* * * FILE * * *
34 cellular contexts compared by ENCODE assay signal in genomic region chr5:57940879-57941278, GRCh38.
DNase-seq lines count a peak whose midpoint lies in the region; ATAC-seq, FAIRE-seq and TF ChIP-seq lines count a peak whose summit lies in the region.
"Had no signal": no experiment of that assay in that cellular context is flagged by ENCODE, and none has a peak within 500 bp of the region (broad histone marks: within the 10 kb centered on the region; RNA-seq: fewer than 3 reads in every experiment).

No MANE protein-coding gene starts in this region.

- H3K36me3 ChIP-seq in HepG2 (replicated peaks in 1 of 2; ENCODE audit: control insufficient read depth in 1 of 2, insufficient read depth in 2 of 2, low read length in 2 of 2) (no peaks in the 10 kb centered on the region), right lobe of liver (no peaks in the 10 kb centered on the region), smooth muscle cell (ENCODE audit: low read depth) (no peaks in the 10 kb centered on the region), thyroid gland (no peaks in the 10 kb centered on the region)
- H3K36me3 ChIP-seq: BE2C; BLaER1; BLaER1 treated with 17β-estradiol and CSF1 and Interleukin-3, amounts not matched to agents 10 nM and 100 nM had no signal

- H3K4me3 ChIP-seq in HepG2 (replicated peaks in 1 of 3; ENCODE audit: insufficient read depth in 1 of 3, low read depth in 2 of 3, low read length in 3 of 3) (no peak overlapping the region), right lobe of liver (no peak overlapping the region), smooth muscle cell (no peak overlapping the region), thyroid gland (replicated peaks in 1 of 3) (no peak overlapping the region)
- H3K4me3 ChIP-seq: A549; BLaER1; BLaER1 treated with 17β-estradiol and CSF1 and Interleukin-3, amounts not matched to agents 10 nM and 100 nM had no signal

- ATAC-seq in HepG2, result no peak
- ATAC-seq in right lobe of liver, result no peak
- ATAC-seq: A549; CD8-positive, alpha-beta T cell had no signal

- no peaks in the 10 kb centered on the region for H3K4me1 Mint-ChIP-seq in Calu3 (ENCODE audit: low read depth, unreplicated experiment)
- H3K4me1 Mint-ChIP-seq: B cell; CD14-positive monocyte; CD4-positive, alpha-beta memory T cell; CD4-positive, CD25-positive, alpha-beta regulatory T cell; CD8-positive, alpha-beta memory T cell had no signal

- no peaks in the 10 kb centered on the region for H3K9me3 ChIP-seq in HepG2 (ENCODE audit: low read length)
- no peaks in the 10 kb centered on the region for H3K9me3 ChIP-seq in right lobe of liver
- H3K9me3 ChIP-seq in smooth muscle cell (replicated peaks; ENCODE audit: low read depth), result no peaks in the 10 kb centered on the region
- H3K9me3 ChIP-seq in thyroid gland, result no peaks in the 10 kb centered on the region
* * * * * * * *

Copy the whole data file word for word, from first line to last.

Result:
34 cellular contexts compared by ENCODE assay signal in genomic region chr5:57940879-57941278, GRCh38.
DNase-seq lines count a peak whose midpoint lies in the region; ATAC-seq, FAIRE-seq and TF ChIP-seq lines count a peak whose summit lies in the region.
"Had no signal": no experiment of that assay in that cellular context is flagged by ENCODE, and none has a peak within 500 bp of the region (broad histone marks: within the 10 kb centered on the region; RNA-seq: fewer than 3 reads in every experiment).

No MANE protein-coding gene starts in this region.

- H3K36me3 ChIP-seq in HepG2 (replicated peaks in 1 of 2; ENCODE audit: control insufficient read depth in 1 of 2, insufficient read depth in 2 of 2, low read length in 2 of 2) (no peaks in the 10 kb centered on the region), right lobe of liver (no peaks in the 10 kb centered on the region), smooth muscle cell (ENCODE audit: low read depth) (no peaks in the 10 kb centered on the region), thyroid gland (no peaks in the 10 kb centered on the region)
- H3K36me3 ChIP-seq: BE2C; BLaER1; BLaER1 treated with 17β-estradiol and CSF1 and Interleukin-3, amounts not matched to agents 10 nM and 100 nM had no signal

- H3K4me3 ChIP-seq in HepG2 (replicated peaks in 1 of 3; ENCODE audit: insufficient read depth in 1 of 3, low read depth in 2 of 3, low read length in 3 of 3) (no peak overlapping the region), right lobe of liver (no peak overlapping the region), smooth muscle cell (no peak overlapping the region), thyroid gland (replicated peaks in 1 of 3) (no peak overlapping the region)
- H3K4me3 ChIP-seq: A549; BLaER1; BLaER1 treated with 17β-estradiol and CSF1 and Interleukin-3, amounts not matched to agents 10 nM and 100 nM had no signal

- ATAC-seq in HepG2, result no peak
- ATAC-seq in right lobe of liver, result no peak
- ATAC-seq: A549; CD8-positive, alpha-beta T cell had no signal

- no peaks in the 10 kb centered on the region for H3K4me1 Mint-ChIP-seq in Calu3 (ENCODE audit: low read depth, unreplicated experiment)
- H3K4me1 Mint-ChIP-seq: B cell; CD14-positive monocyte; CD4-positive, alpha-beta memory T cell; CD4-positive, CD25-positive, alpha-beta regulatory T cell; CD8-positive, alpha-beta memory T cell had no signal

- no peaks in the 10 kb centered on the region for H3K9me3 ChIP-seq in HepG2 (ENCODE audit: low read length)
- no peaks in the 10 kb centered on the region for H3K9me3 ChIP-seq in right lobe of liver
- H3K9me3 ChIP-seq in smooth muscle cell (replicated peaks; ENCODE audit: low read depth), result no peaks in the 10 kb centered on the region
- H3K9me3 ChIP-seq in thyroid gland, result no peaks in the 10 kb centered on the region